Seasonality In Coffee


Seasonality In Coffee

This month is a great showcase for our focus on seasonality in coffee. High quality coffee cherries grow at high altitude in tropical regions around the world. Varying climactic conditions in each country and growing region lead to cherries reaching perfect ripeness at different times of the year, so generally we find different countries’ coffees dominating our offering, at a time when they are most fresh. Just like any other fruit, as soon as it is picked and processed, the coffee’s quality will start to degrade, and the bright flavours we so enjoy will start to fade. It is for this reason that we choose to reflect the rapidly varying seasonality of coffee so closely in our offering. Through focussing on this, we hope to offer transparent and fresh coffee experiences, whatever the season. The coffees in your pack this month were hand picked at optimum ripeness between December 2017 and January 2018, and after fermentation, drying and dry-milling, were shipped to our roastery by sea, arriving in June. This time of year is always exciting for coffee enthusiasts, as we can now start to taste the fruits of the fresh crop from East Africa, a region that has produced some of our favourite cup profiles year in year out. This month, we are showcasing two contrasting coffees from two iconic growing regions, a floral and fruit tea-like lot from Yirgacheffe in Ethiopia, and a clean, elegant coffee from Huila in Colombia. We hope it’ll become clear why coffees from these areas of the world excite us so much.

Stay bright and curious.
John Gibson

Contrasting Bright Experiences

Coffees from Ethiopia have been known to change perceptions on how coffee can taste, with a diverse range of cup profiles produced throughout several growing regions. This is largely down to the thousands of so far uncategorised native heirloom varieties growing together, creating an unparalleled genetic diversity of coffee plants, in the land often known as the birthplace of coffee. Often we have purchased washed coffees from the region of Yirgacheffe, coffees that showcase the clean and aromatic characteristics we love in Ethiopian coffee most transparently. This was confirmed on a cupping table this year, cupping through fresh harvest lots from the Kochere mill. Kochere is located southwest of the town of Yirgacheffe, just outside the village of Chelelektu, an area known for producing slightly heavier bodied coffees than the classic tea-like Yirgacheffe. This small lot year jumped off the table, a round and soft fruit driven coffee, that still showcases some of the aromatic signature we expect from this iconic region. A quintessential Ethiopian experience, and one we’re excited to share with you this month.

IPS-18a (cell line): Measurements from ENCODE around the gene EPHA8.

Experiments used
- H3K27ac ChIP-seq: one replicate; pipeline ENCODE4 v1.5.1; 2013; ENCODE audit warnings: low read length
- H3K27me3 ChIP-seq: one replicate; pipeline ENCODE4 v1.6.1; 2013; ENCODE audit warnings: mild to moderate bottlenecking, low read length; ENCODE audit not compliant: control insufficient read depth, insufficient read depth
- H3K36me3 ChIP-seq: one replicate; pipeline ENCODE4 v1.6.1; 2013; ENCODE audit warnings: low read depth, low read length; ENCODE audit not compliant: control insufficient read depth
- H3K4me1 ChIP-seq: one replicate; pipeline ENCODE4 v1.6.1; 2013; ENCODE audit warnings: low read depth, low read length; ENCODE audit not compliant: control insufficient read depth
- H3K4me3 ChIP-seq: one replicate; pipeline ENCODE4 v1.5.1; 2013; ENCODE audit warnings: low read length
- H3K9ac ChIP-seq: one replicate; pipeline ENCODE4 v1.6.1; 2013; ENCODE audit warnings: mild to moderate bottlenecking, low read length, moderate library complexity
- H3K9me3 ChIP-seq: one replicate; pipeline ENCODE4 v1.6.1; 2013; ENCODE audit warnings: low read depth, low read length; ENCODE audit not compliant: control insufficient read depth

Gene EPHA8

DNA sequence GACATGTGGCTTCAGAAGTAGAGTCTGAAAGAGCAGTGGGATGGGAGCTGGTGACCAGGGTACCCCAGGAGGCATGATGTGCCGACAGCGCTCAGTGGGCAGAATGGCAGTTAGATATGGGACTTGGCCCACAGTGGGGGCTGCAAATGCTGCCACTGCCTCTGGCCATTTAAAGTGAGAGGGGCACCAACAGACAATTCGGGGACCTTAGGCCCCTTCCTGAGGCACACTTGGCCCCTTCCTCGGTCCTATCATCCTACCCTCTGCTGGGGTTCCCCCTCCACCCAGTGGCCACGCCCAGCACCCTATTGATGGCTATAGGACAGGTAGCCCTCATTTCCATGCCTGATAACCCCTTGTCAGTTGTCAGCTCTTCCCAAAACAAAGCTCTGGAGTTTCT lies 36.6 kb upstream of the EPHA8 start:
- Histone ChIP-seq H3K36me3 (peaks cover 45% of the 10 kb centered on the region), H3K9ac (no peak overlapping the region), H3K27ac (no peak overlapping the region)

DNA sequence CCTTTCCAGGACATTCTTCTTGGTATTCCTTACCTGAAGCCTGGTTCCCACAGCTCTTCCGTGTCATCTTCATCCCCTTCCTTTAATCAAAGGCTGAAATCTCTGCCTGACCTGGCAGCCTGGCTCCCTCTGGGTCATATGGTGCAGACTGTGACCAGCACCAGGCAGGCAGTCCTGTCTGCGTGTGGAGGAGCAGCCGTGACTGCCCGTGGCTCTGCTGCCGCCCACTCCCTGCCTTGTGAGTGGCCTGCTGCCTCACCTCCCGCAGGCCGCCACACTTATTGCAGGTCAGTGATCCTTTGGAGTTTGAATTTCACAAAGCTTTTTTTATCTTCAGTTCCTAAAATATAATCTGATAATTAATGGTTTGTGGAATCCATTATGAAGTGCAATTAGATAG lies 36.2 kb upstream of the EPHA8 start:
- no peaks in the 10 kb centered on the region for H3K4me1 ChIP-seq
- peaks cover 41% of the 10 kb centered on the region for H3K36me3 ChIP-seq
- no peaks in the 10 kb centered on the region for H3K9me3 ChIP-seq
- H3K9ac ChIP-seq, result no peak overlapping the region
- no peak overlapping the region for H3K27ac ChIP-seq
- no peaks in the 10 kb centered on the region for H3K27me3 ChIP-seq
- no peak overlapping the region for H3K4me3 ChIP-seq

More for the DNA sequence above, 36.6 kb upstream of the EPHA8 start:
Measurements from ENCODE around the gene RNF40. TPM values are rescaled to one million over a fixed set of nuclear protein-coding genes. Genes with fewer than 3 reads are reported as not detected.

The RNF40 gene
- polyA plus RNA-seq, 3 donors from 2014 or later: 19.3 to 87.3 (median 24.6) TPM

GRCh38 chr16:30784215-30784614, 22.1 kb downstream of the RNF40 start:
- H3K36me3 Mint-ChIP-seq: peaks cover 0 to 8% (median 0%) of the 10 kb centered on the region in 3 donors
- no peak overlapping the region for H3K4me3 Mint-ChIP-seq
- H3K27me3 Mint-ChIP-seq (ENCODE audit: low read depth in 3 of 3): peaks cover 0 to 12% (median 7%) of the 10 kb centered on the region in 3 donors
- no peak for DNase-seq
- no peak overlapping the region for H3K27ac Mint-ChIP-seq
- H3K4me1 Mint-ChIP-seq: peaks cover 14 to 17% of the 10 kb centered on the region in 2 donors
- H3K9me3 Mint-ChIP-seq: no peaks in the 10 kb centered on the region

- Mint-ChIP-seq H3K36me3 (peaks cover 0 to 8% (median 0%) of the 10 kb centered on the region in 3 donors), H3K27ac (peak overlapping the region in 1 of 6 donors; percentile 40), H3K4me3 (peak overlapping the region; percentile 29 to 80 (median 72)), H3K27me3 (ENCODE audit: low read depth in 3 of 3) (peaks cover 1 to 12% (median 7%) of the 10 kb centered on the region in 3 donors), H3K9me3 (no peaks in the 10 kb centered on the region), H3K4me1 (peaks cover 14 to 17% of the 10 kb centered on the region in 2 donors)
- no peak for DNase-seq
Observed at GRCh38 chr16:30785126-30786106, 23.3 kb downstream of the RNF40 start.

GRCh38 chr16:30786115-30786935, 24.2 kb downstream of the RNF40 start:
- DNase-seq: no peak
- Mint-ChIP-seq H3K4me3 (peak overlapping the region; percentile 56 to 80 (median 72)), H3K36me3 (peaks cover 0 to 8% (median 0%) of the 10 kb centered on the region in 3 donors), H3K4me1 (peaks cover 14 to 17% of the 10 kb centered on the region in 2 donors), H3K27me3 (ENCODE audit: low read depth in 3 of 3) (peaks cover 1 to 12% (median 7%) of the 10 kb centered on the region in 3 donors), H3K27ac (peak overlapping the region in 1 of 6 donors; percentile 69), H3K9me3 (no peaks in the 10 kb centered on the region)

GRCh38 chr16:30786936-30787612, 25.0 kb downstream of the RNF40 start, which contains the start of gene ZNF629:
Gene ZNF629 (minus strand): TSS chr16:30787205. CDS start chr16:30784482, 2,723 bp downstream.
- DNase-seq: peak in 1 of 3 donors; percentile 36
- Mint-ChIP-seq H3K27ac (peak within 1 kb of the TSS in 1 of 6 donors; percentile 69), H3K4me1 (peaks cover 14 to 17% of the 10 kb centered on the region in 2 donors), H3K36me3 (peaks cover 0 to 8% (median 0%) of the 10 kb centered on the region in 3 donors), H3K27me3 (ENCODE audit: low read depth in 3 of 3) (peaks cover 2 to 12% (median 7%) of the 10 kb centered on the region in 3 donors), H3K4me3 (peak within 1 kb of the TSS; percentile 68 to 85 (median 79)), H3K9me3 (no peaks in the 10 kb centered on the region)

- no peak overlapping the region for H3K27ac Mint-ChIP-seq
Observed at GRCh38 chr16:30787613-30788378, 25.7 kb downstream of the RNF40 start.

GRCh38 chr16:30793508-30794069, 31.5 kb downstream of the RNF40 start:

Wilson Muñoz Silva produces coffee on the other side of the world, in southwest Huila, one of the most famous coffee producing regions in Colombia. Wilson moved to the La Esmeralda farm with his family 20 years ago, and his main goal is to create a sustainable family business, which he can pass on to his children. Due to this goal, he has focussed on encouraging diverse flora and fauna on the farm, to produce nutrient-rich soils which will nourish his coffee plants for years to come. As coffee is the family’s only income, Wilson has sought to continually improve the quality of his crop, by engaging with exporter InCoNexus. We met Wilson during a trip to Colombia in January 2018, to attend Mejor de Huila, a competition run by InCoNexus to find the best lots grown in Huila, and connect farmers to buyers willing to pay a premium for the quality produced. Wilson took third in the competition with this lot of Caturra, which we were lucky enough to secure. Expect a heavy honey sweetness and orange blossom florals from Wilson’s prize-winning lot.

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coffee line-up